An adult deer may be called by a different name depending on its gender, build, and the size of its species. For example, a small or medium-build male deer is called a buck, while the male deer of larger deer species may be called either a stag or a bull. The same goes for a female deer. Females of most species of deer are named does, but some may be a hind or a cow. It is but natural to wonder if the offspring of adult deer also have different names. What is a baby deer called, and do the names of baby deer vary by species or in different parts of the world?
Today we’ll explore this common question, tell you the most common baby deer name, and provide the answers to other common questions you may ask about young deer.
So, What is a Baby Deer Called?
Different terms are used for newborn or young deer. “Fawn” is the most common baby deer name, but sometimes baby deer are called either a “calf” or a “kid.” The species of deer in question, and where you are in the world can play a role in determining what the most accurate name for a young deer is, and what you should call it.
Let’s look a little closer at these common terms for young deer.
The young of small and medium-sized deer species, including those of the white-tailed deer, roe deer and muntjac deer, are called fawns.
The word “fawn” is adapted from the Old French noun faon, which means “a young animal.” It is also derived from the Middle English faunen, a verb that means “to rejoice” or “to be glad.”
Larger species of deer, such as the elk, moose, reindeer, and red deer, call their young a calf.
However, the term calf is not exclusive to the deer species. It is also used when referring to the young of other animals such as the elephant, giraffe, dolphin, and cow.
Some call baby deer kids because newly born deer are almost the same size as a human kid, and because baby goats are often referred to as kids and that may be the language someone is used to using.
However, it is more appropriate to call a baby deer a fawn or a calf, rather than to use the word kid. This is an infrequent and less accurate name for a baby deer.
Frequently Asked Questions About Baby Deer
Now that you understand what a baby deer is called, let’s explore some more interesting facts about young deer.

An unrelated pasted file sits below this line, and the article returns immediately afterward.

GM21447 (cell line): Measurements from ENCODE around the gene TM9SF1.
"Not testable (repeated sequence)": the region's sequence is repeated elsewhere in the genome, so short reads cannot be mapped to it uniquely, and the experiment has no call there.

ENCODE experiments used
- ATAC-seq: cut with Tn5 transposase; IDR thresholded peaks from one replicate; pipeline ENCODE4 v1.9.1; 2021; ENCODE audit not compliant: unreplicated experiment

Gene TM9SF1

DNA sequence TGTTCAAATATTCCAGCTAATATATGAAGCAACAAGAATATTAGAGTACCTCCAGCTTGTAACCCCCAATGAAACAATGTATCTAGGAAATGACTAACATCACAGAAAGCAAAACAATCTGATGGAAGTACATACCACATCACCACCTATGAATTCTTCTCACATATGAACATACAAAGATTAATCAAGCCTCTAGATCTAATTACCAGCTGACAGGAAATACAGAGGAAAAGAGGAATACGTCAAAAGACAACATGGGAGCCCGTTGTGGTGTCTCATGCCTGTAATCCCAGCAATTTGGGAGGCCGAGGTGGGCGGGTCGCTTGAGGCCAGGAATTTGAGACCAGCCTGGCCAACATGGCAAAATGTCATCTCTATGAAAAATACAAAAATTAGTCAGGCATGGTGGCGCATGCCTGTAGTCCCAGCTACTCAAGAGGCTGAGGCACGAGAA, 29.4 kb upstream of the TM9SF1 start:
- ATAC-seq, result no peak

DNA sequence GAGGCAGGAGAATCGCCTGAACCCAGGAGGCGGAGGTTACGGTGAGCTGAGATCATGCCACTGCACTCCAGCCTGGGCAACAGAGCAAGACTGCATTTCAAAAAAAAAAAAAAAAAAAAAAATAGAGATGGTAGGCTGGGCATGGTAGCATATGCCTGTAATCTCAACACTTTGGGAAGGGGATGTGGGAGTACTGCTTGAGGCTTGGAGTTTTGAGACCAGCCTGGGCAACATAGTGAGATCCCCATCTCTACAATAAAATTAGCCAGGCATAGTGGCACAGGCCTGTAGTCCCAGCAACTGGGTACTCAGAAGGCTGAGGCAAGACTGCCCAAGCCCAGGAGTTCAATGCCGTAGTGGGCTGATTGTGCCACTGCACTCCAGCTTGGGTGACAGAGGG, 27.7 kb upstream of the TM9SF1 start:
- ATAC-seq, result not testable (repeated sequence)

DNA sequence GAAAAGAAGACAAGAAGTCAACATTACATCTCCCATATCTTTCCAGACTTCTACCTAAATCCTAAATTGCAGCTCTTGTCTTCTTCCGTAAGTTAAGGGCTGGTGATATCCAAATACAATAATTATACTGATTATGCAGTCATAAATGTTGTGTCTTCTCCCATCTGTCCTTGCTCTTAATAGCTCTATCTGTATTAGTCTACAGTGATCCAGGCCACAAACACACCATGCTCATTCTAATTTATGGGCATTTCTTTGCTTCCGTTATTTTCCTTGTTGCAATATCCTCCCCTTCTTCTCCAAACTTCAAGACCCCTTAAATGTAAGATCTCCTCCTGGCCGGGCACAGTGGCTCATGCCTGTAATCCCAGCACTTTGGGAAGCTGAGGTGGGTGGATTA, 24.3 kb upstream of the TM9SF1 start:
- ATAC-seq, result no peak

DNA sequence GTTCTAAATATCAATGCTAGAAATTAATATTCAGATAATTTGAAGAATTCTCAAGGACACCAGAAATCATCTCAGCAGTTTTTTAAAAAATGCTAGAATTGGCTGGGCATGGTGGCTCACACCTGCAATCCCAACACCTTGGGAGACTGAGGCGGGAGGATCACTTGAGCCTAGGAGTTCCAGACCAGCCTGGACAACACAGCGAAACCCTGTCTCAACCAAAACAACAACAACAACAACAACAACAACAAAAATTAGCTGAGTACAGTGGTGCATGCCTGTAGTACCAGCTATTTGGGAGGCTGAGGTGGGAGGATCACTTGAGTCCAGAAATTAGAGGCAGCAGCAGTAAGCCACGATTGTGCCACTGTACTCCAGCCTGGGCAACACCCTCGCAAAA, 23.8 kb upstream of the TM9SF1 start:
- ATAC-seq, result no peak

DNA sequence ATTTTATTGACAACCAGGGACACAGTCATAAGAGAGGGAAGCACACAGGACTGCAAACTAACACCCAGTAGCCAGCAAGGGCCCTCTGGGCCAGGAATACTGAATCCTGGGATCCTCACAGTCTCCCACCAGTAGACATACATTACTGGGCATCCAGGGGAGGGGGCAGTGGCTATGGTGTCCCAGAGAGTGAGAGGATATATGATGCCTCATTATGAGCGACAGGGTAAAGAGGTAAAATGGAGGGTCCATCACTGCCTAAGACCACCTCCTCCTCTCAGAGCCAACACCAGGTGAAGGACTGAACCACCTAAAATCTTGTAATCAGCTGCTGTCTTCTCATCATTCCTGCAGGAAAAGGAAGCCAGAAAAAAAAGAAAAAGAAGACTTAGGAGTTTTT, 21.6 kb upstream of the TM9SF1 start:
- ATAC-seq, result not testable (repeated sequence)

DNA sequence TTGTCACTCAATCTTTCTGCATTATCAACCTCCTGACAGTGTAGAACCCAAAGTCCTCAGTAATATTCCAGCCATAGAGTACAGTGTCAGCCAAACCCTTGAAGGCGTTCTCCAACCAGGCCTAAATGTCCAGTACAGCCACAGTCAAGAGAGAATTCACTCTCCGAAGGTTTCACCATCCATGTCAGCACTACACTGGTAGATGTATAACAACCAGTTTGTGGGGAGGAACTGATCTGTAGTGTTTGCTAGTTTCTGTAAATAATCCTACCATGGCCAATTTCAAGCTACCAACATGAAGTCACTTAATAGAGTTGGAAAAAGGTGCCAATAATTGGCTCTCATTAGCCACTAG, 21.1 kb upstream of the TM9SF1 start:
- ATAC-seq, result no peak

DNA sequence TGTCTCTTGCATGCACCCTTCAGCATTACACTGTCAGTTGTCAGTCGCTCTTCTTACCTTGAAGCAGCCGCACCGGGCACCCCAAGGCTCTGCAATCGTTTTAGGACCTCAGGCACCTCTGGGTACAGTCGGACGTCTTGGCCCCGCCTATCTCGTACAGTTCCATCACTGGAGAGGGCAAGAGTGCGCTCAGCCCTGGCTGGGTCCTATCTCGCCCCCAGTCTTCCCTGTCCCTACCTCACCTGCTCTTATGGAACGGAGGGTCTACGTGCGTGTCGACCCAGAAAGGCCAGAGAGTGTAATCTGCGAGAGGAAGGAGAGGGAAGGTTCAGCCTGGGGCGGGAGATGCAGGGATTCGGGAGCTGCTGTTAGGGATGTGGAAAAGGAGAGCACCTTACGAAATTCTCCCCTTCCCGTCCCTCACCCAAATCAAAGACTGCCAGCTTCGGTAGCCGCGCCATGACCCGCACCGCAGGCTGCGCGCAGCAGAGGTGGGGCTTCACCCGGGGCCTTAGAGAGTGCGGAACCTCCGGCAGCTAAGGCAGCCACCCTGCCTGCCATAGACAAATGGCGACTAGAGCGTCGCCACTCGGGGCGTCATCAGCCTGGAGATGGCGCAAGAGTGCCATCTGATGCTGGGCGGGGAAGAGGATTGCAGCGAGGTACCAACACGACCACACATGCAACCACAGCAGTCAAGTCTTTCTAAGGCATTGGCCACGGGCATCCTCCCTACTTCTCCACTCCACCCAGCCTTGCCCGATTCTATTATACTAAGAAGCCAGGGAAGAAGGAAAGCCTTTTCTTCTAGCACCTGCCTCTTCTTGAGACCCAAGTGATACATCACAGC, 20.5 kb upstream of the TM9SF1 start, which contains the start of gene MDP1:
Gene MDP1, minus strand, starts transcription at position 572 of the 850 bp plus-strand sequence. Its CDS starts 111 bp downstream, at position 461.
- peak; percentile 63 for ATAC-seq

Below, I’ll answer some common questions about fawns.
What are the characteristics of a baby deer?
Newborn fawns or calves typically have white spots on their coats. This pattern mimics the streaks of light and dark shadows from trees, camouflaging the baby deer from predators.
Within their first year, fawns will lose the white spots and their coat will take a more solid color. Another characteristic of newborn baby deer is that they have no scent, which prevents them from being detected by other animals.
The average weight of fawns ranges between six and eight pounds, with male fawns weighing heavier than female ones.
How long do baby deer stay with their mother?
Most fawns can stand up and move about a few hours after their birth. However, they will stay hidden in areas where there is thick vegetation or tall bushes. This helps them avoid being seen by predators.
Mother deer will leave them alone several times a day to prevent their scent from leading predators to their fawn. Mothers will only return when it’s time to nurse fawns (four to five times a day).
By week two, fawns are expected to nibble on grass. In their second month, they can chew on seedlings and pick where they want to sleep. By the second or third month, mothers will wean their young from nursing to encourage them to forage and graze independently.
Even when fawns start grazing on their own, they still stay with their mothers. Female fawns typically stay for two more years, while males stay for a year.
How can you tell if a young deer is male or female?
Inspecting the reproductive organ of a young deer is the best way to tell whether it’s a male or female. However, doing this is dangerous, as mothers are protective of their young.
The easiest way to determine the gender of a young deer (from a safe distance) is by looking at the top of its head.
Young male deer won’t have antlers yet, but they have small bumps on the head called pedicles, which young female deer don’t have.
Pedicles are hard bone that is a part of the male deer’s skull where antlers will eventually grow. Most female deer don’t have antlers, but there are exceptions.
How can you tell the age of a young deer?
There are several ways where you can estimate a young deer’s age. The first is by looking at the way it walks. If the fawn wobbles while it walks and frequently takes a break to lie down, chances are it is less than four weeks old.
You can also take a look at the color of the fawn’s coat. If the fawn has white spots on the spine and all over the body, then they may be about three months old. This is a form of natural camouflage for fawns.
Another way to estimate the age of a young deer, especially for males, is to check if antlers have begun growing. Pedicles will start forming at around four months. They are more noticeable when the male fawn reaches its seventh month.
You can also check the fawn’s teeth to estimate their age. At birth, most fawns will have four teeth. In the second month, the cusps and premolars will start erupting. If the young deer has more than six teeth, then it could be a yearling. This means the deer is between one and two years old.